An assistive technology is used in health and social care to meet the needs of patients or individuals with disabilities. It offers numerous health and social benefits to individuals which trickle down to social and health organisations (Robitaille 2010). Nevertheless, assistive technology is also characterised by various disadvantages such as aggravating the patient’s health condition. Therefore, it is imperative to compare both benefits and shortcomings of technologies in social and health care before its use. This essay paper explains the health and safety considerations one has to make before the use of technologies in health and social care.
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In order to establish a structure and regulations for the workplace, the Parliament of the United Kingdom has developed the Health and Safety at Work Act 1974 (also referred to as HSWA 1974). The purpose of the Act is to provide a careful description of the duties and responsibilities of the employers, workers, the people operating machines and managing premises, authorities and maintenance staff. The main objective of the Act is to provide workplace security. The act has a purpose to protect the employees from workplace accidents that could result in injuries or casualties, to secure the safety and welfare of workers of all kinds, to keep the use of dangerous substances (highly flammable, toxic, explosive) under-qualified control. The Act determines the structure and outlines the necessary rules of behaviour at the workplace of any kind. The Health and Safety at Work Act 1974 requires the employers to conduct timely maintenance and keep the equipment safe, to provide information and guidance concerning workplace safety to the employees, to treat the working process responsibly, and to make sure that the working environments are secure and suitable for the operations carried out there. In turn, the employees are to cooperate with the employers, to report potential dangers or failures of the equipment, and to avoid unnecessary workplace risks leading to the endangerment of their security and health. Generally, the individuals are warned from treating rules concerning health and safety recklessly or ignoring them.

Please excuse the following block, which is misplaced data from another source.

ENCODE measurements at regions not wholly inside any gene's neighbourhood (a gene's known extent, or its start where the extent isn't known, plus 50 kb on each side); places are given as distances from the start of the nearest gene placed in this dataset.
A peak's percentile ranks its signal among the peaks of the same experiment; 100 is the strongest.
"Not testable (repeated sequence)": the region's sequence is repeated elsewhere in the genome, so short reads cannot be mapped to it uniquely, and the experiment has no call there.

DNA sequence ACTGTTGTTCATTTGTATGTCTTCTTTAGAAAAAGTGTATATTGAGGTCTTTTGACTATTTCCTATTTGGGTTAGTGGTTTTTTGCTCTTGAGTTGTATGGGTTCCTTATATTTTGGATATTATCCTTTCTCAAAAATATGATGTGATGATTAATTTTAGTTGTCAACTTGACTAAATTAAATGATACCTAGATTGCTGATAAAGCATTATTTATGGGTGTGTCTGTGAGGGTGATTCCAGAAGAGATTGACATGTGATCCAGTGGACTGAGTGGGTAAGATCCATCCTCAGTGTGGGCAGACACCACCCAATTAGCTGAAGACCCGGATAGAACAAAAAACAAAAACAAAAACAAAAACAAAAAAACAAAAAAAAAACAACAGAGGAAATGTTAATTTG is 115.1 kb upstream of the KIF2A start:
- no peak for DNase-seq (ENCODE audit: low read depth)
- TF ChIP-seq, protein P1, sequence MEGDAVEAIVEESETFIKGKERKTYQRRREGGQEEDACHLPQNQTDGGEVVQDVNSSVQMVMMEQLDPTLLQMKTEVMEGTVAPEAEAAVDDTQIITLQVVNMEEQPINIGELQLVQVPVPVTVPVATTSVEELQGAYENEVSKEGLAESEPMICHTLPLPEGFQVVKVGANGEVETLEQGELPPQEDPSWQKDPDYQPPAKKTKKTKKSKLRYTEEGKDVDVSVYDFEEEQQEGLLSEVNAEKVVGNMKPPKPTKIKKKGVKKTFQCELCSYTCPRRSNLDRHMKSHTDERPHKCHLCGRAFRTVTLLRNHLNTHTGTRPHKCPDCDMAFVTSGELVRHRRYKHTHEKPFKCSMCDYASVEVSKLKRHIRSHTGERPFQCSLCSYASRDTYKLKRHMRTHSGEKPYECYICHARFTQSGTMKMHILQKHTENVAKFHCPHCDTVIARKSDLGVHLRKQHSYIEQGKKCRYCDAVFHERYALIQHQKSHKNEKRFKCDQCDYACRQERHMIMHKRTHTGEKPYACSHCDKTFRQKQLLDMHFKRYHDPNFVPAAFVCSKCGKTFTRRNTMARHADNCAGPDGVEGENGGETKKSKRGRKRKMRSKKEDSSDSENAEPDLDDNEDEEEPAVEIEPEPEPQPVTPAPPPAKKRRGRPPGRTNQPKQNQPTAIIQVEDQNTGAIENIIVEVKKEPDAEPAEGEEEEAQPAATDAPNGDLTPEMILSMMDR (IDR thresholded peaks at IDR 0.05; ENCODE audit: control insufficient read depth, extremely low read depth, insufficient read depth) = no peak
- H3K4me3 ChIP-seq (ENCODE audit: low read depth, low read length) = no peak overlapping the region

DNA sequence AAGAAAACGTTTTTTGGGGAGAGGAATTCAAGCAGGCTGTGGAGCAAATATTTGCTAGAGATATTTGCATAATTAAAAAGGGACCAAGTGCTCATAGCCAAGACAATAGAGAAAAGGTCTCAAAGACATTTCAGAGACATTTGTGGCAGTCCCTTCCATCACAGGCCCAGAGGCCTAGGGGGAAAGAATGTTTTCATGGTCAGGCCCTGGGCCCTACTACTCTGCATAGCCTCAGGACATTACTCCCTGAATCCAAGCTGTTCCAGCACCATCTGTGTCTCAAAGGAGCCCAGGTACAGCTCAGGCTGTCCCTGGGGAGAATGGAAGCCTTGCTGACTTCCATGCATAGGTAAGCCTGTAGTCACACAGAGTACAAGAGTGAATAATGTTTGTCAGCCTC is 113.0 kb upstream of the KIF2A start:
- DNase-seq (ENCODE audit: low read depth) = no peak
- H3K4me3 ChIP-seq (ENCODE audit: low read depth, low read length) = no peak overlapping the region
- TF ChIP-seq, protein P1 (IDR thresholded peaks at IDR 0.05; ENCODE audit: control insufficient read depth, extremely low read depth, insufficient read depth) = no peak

The vast majority of the modern workplaces employ assistive technologies as necessary parts of the working process. Operating these technologies, the employees are to remember about the main health and safety considerations. The first such consideration is the negative effects of the assistive technology on individual’s health. Mainly, assistive devices are meant to help patients on their daily tasks. For instance, when she lost her memory, Sally was able to do her daily tasks using “PocketCoach,” a device that reminded her daily “dos”. Notably, some of the devices tend to have negative effects on individuals. For instance, Sally’s eye patch aggravated her sight condition. In a different vein, the long-term use of crutches and wheelchairs may lead to the compression of nerves (Hsu, Michael, Fisk & American Academy of Orthopaedic Surgeons 2008). Therefore, it is important to consider whether the assistive technology has a negative effect on the health of the patients.